Urticaria is a rash that is frequently labeled as “hives.” This rash appears as an eruption of pale bumps, splotchy elevated or raised patches, or even welt-like bumps. They seem to appear almost overnight or without any advance warning. They are frequently accompanied by extreme itchiness in the raised or swollen areas, and when hives are especially intense, they can create plaques across a person’s body that can cover much larger regions of skin.
The causes of urticaria, or hives, are varied. One of the most common sources is allergies. No part of the body is excluded from possible eruption of hives: this includes the extremities of the arms, legs, feet and hands, and even the face, tongue, lips, or ears. The physical appearance of the inflamed patches can involve reddish or whitish skin coloring. The welts are sometimes also called wheals. Some hives only last a few minutes, days, or a matter of weeks.
Some of the most common underlying allergens include various types of foods and possibly chemical dimensions of food or ingestible products. Frequent culprits include peanuts, shellfish, nuts, and eggs. Some various types of medications can also be linked to the outbreak of urticaria: these medications can include over-the-counter substances like aspirin, or be prescribed substances like penicillin, sulfa, and cipro.
Other external sources can also cause eruptions of urticaria on a person’s skin. For example, if a person is allergic to a particular type of insect bite or sting, this could be a possible source of a hives outbreak. Occasionally, an eruption of urticaria can accompany an infection, like the common cold, strep throat, or viral infections. Other types of illnesses which might catalyze an urticaria reaction could be mononucleosis or hepatitis. In addition, some cases of hives have been linked to blood transfusions.
The source of hives can have an impact on whether the condition is classified as acute or chronic. Shorter spans are labeled as acute. However, a condition of chronic hives can last beyond a period of six weeks, and can relapse at any time. The underlying sources of chronic hives is not always known; some autoimmune disorders can create this type of accompanying response and/or symptom in people.
Various types of physical causes can be linked to a recurrence of chronic hives. These potentially sources include physical rubbing or scratching at the skin, the application of continuous pressure on an area of the skin, a shift in temperature, or being out in the sun.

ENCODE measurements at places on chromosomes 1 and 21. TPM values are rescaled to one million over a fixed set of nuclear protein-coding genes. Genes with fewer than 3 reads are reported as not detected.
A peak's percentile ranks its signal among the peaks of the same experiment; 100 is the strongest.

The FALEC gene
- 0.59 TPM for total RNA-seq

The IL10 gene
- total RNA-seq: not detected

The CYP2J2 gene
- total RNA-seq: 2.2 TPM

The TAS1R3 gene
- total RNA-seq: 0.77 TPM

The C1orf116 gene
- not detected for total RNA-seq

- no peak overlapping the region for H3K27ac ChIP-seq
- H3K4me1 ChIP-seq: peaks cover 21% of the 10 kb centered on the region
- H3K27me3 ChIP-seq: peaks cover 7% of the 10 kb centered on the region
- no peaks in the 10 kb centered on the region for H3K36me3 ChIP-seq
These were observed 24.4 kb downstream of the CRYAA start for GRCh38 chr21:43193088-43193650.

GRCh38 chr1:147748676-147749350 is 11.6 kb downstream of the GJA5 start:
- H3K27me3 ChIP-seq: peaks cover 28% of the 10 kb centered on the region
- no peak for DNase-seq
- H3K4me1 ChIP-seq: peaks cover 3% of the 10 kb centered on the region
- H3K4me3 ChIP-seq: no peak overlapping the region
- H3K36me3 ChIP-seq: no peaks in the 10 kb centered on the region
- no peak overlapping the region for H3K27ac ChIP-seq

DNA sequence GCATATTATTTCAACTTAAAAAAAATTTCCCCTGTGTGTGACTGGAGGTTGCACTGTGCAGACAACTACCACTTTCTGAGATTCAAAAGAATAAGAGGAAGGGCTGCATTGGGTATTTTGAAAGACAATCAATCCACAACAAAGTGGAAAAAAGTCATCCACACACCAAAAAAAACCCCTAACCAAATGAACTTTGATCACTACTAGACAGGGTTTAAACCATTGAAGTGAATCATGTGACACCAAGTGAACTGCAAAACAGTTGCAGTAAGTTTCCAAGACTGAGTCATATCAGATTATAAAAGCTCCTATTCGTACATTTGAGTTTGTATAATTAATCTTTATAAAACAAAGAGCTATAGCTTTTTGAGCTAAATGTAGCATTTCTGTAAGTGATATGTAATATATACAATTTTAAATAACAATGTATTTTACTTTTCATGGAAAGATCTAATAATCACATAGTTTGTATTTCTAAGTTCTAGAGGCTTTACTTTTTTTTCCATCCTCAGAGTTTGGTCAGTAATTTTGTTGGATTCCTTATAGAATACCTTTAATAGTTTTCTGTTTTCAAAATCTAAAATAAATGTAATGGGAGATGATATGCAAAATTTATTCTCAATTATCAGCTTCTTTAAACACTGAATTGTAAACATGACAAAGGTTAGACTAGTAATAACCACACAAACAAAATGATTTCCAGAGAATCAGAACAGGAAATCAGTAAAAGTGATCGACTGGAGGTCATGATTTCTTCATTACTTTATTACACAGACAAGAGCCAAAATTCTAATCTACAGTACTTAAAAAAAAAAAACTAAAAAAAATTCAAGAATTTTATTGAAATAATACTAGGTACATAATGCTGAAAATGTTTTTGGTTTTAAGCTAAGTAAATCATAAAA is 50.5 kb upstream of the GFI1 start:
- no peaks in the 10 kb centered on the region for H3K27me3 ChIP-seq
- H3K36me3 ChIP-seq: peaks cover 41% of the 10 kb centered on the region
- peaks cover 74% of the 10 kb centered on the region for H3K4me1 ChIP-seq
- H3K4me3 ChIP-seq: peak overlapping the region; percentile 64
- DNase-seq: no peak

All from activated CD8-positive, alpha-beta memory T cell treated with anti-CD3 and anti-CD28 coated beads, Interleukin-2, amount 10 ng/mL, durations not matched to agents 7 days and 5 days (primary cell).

Hives typically do not create any type of scarring once the condition has been resolved. Typically, the only type of urticaria that can cause any type of physical change in the skin’s appearance is vasculitis, or inflammation of the blood vessels. This type of hive could bruise the impacted areas. Sometimes an anaphylactic stimulus has caused the onset of an attack of hives. Because of the nature of urticaria, sometimes its diagnosis can be confused with other types of rashes or skin inflammation and/or disorders. Some conditions that urticaria could be confused with include atopic dermatitis or eczema, contact dermatitis, and insect bites. A primary way that a physician confirms an official diagnosis of urticaria is by the welt-like shapes that are manifested, and the tendency of hives to turn whitish when physical pressure is applied to them.
If a person experiences challenges with breathing or has a swollen tongue in association with an outbreak of hives, that individual should seek immediate medical assistance and attention.
Symptoms of hives can be affected by the potential source. Doctors and dermatologists might employ a variety of methods to try and determine the underlying cause of a hive, especially if a case becomes recurrent and/or could be classified as chronic. Specialists might need to be consulted: for example, an allergist might have to perform a sequence of tests to ascertain what some of the underlying causes could be. This specialist would need to catalogue a detailed personal and family medical history as part of this type of approach.
In addition to compiling these two types of histories, doctors would probably also examine potential elements in a person’s living environment. Allergists could also employ allergen skin tests and food allergy tests in an attempt to secure a confirmed diagnosis and source stimulant for the outbreak of hives. In rare cases, a physician may administer or secure a skin biopsy as a means of identifying the possible allergen with greater certainty.
In all cases of hives and urticaria, a physician or dermatologist should be consulted to obtain an appropriate medical diagnosis, treatment, and protocol.